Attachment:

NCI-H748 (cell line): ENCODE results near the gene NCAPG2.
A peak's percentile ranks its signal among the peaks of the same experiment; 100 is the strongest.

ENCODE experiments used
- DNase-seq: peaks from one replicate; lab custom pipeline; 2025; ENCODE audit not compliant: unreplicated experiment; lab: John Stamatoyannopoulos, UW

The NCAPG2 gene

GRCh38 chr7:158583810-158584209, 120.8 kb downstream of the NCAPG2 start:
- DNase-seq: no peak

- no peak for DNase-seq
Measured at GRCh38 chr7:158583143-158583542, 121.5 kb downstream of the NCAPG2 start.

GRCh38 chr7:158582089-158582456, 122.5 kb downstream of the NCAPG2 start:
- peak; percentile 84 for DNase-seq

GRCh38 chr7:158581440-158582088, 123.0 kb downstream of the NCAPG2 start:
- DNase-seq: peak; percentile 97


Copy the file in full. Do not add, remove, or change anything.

NCI-H748 (cell line): ENCODE results near the gene NCAPG2.
A peak's percentile ranks its signal among the peaks of the same experiment; 100 is the strongest.

ENCODE experiments used
- DNase-seq: peaks from one replicate; lab custom pipeline; 2025; ENCODE audit not compliant: unreplicated experiment; lab: John Stamatoyannopoulos, UW

The NCAPG2 gene

GRCh38 chr7:158583810-158584209, 120.8 kb downstream of the NCAPG2 start:
- DNase-seq: no peak

- no peak for DNase-seq
Measured at GRCh38 chr7:158583143-158583542, 121.5 kb downstream of the NCAPG2 start.

GRCh38 chr7:158582089-158582456, 122.5 kb downstream of the NCAPG2 start:
- peak; percentile 84 for DNase-seq

GRCh38 chr7:158581440-158582088, 123.0 kb downstream of the NCAPG2 start:
- DNase-seq: peak; percentile 97